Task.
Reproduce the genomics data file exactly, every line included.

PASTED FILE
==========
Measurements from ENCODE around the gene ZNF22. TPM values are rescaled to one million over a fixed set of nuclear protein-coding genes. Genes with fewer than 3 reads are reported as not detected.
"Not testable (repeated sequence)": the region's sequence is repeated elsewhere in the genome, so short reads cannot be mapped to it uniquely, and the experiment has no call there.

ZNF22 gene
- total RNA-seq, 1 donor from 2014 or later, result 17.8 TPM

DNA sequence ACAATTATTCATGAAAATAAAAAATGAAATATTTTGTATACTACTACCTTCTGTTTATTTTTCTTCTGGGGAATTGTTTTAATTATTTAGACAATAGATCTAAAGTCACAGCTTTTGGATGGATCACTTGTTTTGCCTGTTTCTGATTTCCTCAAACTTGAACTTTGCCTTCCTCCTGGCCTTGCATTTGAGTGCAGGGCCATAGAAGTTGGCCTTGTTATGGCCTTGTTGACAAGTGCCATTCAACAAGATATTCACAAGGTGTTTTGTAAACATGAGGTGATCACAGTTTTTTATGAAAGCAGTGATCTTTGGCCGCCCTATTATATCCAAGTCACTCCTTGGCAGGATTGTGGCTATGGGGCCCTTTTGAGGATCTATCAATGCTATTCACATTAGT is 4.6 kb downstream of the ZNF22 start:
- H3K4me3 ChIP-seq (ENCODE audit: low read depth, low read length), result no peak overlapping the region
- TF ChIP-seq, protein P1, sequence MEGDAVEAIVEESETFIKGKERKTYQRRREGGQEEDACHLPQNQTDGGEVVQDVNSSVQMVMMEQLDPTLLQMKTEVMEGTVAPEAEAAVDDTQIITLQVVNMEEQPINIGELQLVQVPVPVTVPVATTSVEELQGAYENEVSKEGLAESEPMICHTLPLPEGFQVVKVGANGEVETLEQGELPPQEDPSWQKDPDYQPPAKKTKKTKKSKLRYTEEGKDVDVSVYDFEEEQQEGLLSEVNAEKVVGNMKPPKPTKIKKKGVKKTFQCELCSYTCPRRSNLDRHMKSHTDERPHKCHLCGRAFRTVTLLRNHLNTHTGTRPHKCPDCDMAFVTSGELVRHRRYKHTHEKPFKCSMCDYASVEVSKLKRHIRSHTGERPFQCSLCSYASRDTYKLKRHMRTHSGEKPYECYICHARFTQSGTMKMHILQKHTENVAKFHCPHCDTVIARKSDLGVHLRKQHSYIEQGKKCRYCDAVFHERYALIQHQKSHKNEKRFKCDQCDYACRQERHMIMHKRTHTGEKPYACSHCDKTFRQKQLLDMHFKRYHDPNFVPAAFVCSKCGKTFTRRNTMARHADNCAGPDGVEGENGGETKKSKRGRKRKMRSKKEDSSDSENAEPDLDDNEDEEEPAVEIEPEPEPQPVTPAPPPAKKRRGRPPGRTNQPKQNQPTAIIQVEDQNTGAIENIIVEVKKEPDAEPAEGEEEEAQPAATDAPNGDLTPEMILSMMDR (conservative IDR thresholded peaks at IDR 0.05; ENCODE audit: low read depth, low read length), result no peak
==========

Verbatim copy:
Measurements from ENCODE around the gene ZNF22. TPM values are rescaled to one million over a fixed set of nuclear protein-coding genes. Genes with fewer than 3 reads are reported as not detected.
"Not testable (repeated sequence)": the region's sequence is repeated elsewhere in the genome, so short reads cannot be mapped to it uniquely, and the experiment has no call there.

ZNF22 gene
- total RNA-seq, 1 donor from 2014 or later, result 17.8 TPM

DNA sequence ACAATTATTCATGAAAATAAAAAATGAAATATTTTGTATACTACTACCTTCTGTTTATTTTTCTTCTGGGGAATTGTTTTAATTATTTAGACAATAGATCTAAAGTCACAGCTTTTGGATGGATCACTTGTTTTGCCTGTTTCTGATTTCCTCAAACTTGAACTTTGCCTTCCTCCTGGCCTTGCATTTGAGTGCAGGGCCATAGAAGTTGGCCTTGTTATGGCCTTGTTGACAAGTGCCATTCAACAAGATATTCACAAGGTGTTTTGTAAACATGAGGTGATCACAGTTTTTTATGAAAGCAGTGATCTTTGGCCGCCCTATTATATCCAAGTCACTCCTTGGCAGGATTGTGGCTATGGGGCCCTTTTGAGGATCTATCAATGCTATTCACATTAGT is 4.6 kb downstream of the ZNF22 start:
- H3K4me3 ChIP-seq (ENCODE audit: low read depth, low read length), result no peak overlapping the region
- TF ChIP-seq, protein P1, sequence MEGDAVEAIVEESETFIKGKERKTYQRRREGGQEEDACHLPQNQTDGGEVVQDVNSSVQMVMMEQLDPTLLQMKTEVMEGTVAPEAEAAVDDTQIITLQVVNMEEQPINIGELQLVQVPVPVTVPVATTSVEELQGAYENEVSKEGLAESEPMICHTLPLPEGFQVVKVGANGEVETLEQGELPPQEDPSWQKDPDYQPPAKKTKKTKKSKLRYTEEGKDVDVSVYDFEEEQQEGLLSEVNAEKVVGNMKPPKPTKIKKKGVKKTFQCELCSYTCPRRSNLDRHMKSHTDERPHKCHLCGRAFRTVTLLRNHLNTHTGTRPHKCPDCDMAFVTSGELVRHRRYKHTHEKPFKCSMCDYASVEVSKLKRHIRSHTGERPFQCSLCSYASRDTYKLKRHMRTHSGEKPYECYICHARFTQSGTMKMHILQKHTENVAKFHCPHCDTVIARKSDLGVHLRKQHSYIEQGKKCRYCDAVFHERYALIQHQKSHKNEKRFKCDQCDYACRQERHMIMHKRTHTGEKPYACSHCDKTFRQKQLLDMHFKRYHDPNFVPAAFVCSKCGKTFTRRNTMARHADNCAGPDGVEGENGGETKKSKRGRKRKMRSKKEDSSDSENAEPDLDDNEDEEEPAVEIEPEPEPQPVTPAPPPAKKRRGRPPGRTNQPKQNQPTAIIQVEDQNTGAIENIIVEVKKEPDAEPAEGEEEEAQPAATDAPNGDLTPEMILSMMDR (conservative IDR thresholded peaks at IDR 0.05; ENCODE audit: low read depth, low read length), result no peak